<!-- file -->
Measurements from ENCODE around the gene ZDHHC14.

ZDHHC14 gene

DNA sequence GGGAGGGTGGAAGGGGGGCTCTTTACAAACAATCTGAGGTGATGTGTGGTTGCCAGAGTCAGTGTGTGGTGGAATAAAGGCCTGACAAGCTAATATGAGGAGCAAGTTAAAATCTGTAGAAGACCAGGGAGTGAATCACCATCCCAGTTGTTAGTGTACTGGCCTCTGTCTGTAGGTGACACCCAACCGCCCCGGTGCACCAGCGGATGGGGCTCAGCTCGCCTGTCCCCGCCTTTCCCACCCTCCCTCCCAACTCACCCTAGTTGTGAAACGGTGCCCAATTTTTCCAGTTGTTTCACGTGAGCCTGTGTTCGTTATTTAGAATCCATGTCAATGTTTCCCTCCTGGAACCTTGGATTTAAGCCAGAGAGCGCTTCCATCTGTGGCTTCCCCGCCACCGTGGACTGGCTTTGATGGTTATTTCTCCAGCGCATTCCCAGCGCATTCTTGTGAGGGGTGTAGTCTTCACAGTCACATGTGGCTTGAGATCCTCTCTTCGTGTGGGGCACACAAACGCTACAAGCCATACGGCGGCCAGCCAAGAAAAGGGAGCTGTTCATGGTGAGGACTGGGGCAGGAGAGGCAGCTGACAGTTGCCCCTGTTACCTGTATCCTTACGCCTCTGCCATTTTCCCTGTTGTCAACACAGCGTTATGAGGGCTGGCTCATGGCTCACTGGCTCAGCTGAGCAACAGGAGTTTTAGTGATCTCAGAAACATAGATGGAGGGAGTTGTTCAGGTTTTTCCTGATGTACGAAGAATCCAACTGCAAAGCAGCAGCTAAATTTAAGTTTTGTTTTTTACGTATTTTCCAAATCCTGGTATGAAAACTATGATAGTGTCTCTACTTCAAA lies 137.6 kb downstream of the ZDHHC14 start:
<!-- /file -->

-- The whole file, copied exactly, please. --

Measurements from ENCODE around the gene ZDHHC14.

ZDHHC14 gene

DNA sequence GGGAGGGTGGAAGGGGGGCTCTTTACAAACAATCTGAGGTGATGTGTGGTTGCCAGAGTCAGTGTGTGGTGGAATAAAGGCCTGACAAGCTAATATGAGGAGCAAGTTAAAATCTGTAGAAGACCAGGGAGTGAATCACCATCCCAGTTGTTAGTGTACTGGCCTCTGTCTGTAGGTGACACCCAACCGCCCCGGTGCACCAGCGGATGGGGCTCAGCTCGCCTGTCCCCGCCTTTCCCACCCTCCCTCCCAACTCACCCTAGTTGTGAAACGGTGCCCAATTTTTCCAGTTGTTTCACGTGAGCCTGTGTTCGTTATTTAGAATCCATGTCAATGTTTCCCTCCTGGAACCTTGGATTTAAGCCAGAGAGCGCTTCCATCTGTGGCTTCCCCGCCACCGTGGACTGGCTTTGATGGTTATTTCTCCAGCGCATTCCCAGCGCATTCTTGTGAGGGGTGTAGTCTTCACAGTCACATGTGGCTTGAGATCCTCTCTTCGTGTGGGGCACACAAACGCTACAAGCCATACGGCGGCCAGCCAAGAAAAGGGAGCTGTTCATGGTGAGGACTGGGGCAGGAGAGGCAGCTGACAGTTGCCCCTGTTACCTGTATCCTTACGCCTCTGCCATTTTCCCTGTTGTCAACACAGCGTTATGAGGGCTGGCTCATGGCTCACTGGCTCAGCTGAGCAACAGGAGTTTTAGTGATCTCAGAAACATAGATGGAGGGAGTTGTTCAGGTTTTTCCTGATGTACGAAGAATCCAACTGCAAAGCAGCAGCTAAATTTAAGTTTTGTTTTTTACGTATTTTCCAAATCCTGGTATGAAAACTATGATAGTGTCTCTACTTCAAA lies 137.6 kb downstream of the ZDHHC14 start: